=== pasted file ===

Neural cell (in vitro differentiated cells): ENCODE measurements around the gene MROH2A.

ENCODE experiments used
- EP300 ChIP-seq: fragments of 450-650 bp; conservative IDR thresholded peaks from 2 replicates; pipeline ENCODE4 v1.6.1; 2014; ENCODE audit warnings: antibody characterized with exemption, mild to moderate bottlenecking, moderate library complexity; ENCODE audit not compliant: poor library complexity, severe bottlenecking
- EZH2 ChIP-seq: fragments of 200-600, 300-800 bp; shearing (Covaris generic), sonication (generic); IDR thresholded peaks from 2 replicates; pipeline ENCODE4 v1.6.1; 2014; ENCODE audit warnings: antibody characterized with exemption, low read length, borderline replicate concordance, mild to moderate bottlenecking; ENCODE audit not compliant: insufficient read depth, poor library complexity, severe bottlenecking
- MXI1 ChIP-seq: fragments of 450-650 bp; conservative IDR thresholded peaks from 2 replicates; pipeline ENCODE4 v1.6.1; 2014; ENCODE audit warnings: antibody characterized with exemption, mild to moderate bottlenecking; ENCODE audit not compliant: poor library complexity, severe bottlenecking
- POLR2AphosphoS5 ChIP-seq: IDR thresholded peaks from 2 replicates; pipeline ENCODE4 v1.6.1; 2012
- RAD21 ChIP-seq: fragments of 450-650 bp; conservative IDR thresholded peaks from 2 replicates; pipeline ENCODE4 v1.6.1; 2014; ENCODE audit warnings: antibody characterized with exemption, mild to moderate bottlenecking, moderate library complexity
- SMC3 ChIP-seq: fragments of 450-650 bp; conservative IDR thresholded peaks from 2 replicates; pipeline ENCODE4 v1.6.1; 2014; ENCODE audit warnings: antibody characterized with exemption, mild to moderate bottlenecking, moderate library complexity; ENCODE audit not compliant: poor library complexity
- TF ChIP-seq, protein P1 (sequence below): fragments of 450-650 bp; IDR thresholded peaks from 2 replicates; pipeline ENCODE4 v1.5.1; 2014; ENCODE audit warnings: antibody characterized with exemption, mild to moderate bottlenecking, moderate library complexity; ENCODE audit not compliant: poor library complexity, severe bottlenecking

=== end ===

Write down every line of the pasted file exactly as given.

Neural cell (in vitro differentiated cells): ENCODE measurements around the gene MROH2A.

ENCODE experiments used
- EP300 ChIP-seq: fragments of 450-650 bp; conservative IDR thresholded peaks from 2 replicates; pipeline ENCODE4 v1.6.1; 2014; ENCODE audit warnings: antibody characterized with exemption, mild to moderate bottlenecking, moderate library complexity; ENCODE audit not compliant: poor library complexity, severe bottlenecking
- EZH2 ChIP-seq: fragments of 200-600, 300-800 bp; shearing (Covaris generic), sonication (generic); IDR thresholded peaks from 2 replicates; pipeline ENCODE4 v1.6.1; 2014; ENCODE audit warnings: antibody characterized with exemption, low read length, borderline replicate concordance, mild to moderate bottlenecking; ENCODE audit not compliant: insufficient read depth, poor library complexity, severe bottlenecking
- MXI1 ChIP-seq: fragments of 450-650 bp; conservative IDR thresholded peaks from 2 replicates; pipeline ENCODE4 v1.6.1; 2014; ENCODE audit warnings: antibody characterized with exemption, mild to moderate bottlenecking; ENCODE audit not compliant: poor library complexity, severe bottlenecking
- POLR2AphosphoS5 ChIP-seq: IDR thresholded peaks from 2 replicates; pipeline ENCODE4 v1.6.1; 2012
- RAD21 ChIP-seq: fragments of 450-650 bp; conservative IDR thresholded peaks from 2 replicates; pipeline ENCODE4 v1.6.1; 2014; ENCODE audit warnings: antibody characterized with exemption, mild to moderate bottlenecking, moderate library complexity
- SMC3 ChIP-seq: fragments of 450-650 bp; conservative IDR thresholded peaks from 2 replicates; pipeline ENCODE4 v1.6.1; 2014; ENCODE audit warnings: antibody characterized with exemption, mild to moderate bottlenecking, moderate library complexity; ENCODE audit not compliant: poor library complexity
- TF ChIP-seq, protein P1 (sequence below): fragments of 450-650 bp; IDR thresholded peaks from 2 replicates; pipeline ENCODE4 v1.5.1; 2014; ENCODE audit warnings: antibody characterized with exemption, mild to moderate bottlenecking, moderate library complexity; ENCODE audit not compliant: poor library complexity, severe bottlenecking